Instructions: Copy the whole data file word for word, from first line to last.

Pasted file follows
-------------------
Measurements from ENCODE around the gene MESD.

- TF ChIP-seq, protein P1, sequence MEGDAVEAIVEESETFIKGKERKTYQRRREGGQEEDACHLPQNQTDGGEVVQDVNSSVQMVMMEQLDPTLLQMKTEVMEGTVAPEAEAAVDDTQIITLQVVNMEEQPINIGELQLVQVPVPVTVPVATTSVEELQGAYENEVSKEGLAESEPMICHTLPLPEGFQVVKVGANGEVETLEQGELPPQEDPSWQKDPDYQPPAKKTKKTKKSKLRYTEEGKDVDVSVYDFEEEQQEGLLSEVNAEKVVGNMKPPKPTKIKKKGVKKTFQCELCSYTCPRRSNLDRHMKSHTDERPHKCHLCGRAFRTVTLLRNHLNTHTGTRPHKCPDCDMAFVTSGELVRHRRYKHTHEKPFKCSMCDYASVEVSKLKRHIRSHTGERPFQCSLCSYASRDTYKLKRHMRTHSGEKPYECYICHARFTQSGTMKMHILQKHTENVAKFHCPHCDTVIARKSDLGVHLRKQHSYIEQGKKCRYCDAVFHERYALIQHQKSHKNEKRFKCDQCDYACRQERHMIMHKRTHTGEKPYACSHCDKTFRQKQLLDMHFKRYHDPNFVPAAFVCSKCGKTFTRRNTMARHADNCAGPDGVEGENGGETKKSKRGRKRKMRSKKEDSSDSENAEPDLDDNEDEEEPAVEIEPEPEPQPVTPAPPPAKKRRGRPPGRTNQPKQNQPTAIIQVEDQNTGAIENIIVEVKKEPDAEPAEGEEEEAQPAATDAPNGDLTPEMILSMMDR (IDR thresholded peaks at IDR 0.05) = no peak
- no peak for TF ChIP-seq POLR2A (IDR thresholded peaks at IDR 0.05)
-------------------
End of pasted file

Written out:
Measurements from ENCODE around the gene MESD.

- TF ChIP-seq, protein P1, sequence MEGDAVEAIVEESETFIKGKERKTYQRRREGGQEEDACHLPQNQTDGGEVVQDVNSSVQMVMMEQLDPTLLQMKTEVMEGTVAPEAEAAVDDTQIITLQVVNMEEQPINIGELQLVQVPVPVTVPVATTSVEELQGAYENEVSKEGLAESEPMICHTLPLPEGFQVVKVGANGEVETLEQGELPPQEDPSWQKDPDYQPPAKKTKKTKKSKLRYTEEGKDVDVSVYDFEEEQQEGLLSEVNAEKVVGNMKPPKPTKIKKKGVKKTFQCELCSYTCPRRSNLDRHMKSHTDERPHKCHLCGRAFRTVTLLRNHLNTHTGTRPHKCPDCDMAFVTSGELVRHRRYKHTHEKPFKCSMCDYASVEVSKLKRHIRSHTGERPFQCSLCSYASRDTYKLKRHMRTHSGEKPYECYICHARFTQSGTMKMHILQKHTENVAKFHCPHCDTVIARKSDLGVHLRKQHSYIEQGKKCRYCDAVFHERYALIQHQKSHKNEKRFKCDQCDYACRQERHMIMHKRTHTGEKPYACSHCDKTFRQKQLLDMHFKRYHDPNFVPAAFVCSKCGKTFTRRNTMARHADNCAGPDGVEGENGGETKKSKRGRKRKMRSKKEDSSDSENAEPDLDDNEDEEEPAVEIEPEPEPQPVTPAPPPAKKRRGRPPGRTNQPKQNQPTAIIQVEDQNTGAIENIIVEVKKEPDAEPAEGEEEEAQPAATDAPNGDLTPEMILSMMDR (IDR thresholded peaks at IDR 0.05) = no peak
- no peak for TF ChIP-seq POLR2A (IDR thresholded peaks at IDR 0.05)